An Explanation of ‘World Awareness’

I’m taking a risk writing this, but I fear there is a lack of acknowledgement for people (like me) who experience a crystal clear view of the world, and don’t put up with it’s lies; well, some of them at least.

Throughout my teenage years, I was a weird kid by many standards; I didn’t have much common sense, I was passively aggressive, and I was unaware of the adult life awaiting me around the corner of responsibility. After a while, as my anger was beginning to subside and I had moved away from home, I began to relax more, and take control of my thoughts. (It was actually a bad experience with a  woman which caused me to re-think my outlook, but I’m afraid that story has already be repressed). I wanted to be aware of my emotions, and understand why I was experiencing them, so I started to think about it, a lot. I went through a stage to begin with where I would sometimes be very depressed & cry myself to sleep, which I can only assume was because I was taking my mind into places it didn’t want to go. It didn’t last for long, fortunately, and I began to show progress; I wasn’t falling for TVs manipulation tactics, I replaced gossip & hearsay with discussing ideas, I terminated several relationships with friends, and I started researching subjects I was unsure about to gain a better insight into the world.

Everything I had learned fell into place when I decided to categorise myself as Buddhist. I had more to learn, I had an opportunity to absorb the teachings of Buddha & mould them around my own life. The biggest benefit for me was feeling like I belonged somewhere; I was categorised & not just a nomad trying to understand the world alone. With what I’ve learned so far, I’ve experienced an eye-opening change in my Outlook on life. I’ve found that I don’t get angry any more, I empathise, I help others, and I can push my mind into the deepest creative caverns and squirt something brilliant into Microsoft Word or through my fingers onto the frets of my guitar. I see the world from a completely different perspective than most, and while some of my opinions & thoughts are controversial, they are pure.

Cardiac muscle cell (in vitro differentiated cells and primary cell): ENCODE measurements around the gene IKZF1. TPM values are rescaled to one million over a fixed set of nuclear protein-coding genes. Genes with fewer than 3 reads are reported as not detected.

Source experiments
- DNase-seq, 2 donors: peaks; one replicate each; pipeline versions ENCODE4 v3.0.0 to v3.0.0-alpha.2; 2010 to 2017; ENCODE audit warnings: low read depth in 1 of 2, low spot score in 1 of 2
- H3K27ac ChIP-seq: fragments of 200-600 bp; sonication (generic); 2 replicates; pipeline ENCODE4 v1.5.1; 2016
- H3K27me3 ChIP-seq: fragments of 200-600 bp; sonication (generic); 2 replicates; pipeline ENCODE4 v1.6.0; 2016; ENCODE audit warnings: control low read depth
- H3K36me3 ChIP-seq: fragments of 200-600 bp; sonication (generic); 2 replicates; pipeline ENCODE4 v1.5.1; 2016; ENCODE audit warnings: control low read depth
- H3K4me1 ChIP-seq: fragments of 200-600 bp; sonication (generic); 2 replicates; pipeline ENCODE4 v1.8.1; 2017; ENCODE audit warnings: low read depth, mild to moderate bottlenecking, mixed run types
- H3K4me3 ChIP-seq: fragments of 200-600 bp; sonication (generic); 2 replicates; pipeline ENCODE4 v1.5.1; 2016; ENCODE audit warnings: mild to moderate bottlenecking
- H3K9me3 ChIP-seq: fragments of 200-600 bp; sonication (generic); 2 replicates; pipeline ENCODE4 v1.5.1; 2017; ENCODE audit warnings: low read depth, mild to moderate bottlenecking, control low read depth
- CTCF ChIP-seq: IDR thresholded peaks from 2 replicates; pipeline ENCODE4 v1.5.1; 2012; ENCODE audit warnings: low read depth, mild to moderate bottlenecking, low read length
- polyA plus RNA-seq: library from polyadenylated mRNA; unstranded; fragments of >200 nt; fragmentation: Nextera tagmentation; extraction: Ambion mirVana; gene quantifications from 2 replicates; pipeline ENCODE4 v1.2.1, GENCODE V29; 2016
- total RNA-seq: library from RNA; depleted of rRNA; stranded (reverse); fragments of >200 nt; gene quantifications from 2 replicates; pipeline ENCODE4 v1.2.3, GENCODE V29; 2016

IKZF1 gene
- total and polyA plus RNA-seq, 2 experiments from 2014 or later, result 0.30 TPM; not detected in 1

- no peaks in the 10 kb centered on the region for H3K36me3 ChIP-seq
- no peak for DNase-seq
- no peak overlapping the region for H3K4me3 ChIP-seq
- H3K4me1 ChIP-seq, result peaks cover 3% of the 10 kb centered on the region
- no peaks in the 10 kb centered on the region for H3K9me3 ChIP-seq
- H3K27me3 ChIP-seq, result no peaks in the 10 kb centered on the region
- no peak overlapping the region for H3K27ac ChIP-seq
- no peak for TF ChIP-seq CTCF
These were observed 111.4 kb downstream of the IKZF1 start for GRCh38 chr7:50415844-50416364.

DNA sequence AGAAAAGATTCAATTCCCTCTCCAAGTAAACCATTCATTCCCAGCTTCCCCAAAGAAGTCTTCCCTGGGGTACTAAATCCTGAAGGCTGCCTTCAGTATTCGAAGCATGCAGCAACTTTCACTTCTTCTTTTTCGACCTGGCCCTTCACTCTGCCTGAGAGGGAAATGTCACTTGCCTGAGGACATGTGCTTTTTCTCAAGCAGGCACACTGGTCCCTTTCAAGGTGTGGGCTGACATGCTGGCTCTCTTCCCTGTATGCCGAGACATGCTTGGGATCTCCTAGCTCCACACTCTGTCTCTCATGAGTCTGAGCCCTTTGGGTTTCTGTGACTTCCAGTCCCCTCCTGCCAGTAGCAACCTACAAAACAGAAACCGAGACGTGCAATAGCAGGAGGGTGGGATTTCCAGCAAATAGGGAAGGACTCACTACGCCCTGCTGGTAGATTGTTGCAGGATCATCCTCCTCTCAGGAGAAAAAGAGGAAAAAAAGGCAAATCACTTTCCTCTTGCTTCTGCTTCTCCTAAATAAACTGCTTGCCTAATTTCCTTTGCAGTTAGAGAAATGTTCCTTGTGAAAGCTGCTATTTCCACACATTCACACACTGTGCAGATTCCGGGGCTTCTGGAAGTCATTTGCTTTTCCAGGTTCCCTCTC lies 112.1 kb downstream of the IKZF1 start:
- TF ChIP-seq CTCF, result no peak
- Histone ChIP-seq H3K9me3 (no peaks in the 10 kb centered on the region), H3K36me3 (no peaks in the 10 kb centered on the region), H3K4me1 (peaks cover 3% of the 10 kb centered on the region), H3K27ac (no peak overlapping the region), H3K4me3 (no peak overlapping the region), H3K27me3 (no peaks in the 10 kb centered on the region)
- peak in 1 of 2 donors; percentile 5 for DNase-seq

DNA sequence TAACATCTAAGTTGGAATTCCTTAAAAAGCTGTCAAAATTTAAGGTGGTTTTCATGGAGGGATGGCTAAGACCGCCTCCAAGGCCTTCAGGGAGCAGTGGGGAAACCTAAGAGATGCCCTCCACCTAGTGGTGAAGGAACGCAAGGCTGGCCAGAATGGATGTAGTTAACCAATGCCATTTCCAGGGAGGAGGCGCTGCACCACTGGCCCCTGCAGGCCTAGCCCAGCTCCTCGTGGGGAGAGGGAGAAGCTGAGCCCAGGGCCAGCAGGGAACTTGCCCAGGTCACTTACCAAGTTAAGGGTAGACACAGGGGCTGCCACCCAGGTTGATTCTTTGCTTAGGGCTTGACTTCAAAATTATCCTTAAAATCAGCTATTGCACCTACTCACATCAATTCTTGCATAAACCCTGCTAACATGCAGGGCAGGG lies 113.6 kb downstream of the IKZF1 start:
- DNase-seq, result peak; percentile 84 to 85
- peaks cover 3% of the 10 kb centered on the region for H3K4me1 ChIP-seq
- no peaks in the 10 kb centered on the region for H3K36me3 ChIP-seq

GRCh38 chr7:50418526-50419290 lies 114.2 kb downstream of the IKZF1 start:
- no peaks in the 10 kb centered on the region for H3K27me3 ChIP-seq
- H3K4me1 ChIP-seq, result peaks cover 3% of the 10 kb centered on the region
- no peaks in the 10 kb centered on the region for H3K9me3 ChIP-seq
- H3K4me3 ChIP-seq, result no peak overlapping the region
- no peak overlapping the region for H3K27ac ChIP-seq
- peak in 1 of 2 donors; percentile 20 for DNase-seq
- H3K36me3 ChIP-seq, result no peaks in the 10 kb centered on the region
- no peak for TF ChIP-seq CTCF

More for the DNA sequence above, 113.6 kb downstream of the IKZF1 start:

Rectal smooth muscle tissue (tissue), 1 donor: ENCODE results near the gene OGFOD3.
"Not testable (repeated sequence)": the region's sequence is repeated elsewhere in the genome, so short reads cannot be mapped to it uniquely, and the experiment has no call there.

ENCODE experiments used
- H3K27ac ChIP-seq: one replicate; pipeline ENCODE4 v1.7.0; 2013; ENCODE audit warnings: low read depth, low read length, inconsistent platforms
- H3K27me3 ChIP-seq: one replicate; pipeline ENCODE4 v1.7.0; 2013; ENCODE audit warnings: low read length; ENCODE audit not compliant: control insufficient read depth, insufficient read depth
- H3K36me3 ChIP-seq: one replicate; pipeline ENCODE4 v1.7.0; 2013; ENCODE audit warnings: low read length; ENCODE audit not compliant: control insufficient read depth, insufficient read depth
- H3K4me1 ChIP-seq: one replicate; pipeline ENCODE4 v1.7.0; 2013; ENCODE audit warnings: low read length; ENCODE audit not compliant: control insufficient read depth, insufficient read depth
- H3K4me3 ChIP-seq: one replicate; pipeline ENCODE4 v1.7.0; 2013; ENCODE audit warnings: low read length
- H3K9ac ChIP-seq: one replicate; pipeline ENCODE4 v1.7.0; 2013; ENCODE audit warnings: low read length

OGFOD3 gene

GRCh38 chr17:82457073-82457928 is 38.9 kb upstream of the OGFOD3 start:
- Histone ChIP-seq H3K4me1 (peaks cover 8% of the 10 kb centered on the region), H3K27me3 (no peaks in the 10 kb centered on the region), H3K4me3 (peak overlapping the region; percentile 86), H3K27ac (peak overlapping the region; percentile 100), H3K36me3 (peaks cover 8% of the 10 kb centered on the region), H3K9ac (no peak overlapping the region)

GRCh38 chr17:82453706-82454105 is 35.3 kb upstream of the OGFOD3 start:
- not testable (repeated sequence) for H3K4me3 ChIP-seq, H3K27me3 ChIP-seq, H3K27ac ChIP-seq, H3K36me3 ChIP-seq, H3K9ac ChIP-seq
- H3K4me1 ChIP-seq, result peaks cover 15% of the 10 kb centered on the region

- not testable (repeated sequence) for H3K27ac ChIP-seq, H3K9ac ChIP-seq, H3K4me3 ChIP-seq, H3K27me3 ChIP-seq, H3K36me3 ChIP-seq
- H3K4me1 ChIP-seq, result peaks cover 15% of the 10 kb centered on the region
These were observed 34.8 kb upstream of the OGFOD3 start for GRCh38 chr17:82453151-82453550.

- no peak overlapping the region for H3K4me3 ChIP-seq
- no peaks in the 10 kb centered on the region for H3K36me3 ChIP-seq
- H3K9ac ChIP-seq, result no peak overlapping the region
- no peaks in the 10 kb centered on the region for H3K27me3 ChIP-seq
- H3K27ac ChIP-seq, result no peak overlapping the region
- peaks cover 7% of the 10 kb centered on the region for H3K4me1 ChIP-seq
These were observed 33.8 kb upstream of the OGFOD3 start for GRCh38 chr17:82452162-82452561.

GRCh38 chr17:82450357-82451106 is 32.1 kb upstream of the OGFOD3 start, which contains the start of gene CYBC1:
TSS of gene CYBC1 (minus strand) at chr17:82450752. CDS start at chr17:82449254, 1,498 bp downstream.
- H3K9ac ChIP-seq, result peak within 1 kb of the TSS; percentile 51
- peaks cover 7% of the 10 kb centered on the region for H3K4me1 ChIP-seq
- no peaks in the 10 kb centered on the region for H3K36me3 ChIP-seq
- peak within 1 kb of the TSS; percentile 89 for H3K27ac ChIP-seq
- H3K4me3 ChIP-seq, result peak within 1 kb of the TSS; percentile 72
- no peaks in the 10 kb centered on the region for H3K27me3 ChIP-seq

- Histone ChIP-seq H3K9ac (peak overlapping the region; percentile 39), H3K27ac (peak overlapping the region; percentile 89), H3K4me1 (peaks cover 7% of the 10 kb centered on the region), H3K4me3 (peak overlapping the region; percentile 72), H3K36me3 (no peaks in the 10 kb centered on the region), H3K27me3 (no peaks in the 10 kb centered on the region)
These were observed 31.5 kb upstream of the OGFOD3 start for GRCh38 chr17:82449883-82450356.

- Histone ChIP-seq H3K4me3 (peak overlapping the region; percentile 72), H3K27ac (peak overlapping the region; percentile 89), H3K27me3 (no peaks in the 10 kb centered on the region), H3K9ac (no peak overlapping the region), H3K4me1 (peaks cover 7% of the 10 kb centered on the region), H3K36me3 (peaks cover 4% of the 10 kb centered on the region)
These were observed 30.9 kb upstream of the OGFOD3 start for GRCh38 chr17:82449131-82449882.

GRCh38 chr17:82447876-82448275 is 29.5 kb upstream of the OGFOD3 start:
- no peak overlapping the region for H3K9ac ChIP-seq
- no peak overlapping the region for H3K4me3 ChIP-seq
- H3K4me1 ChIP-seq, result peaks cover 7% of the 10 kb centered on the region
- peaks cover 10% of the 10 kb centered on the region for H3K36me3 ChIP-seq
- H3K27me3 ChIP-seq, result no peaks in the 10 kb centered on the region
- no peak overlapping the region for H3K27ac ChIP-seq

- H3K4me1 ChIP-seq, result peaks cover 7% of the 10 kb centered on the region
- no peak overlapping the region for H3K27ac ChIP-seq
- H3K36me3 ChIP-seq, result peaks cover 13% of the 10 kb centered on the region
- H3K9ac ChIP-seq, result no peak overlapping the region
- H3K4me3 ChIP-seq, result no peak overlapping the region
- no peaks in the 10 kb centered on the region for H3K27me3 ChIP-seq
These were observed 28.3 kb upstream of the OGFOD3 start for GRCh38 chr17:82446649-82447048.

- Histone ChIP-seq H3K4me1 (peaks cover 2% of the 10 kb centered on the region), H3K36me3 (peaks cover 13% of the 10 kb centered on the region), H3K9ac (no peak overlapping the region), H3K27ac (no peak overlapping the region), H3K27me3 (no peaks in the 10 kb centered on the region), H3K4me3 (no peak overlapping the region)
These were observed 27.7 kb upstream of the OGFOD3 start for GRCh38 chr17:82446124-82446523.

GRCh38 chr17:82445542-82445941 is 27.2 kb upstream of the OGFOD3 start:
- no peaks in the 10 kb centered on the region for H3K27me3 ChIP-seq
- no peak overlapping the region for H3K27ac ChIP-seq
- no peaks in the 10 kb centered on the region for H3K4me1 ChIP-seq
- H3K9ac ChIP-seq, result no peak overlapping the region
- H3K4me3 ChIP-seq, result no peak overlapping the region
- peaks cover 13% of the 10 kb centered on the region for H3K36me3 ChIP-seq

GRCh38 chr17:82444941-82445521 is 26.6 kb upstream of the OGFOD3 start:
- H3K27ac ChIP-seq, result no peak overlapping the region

There is one problem with being this open-minded, and that is the constant awareness. I have often felt myself leaning towards the office of my GP when I’ve felt as if I have anxiety, but once I accept the atrocities I see on a daily basis, it tends to become less intense. I now know why the phrase “ignorance is bliss” exists; because its true. I’d like to touch upon ignorance a little more, as I’ve been working with an thought that has yet to be written;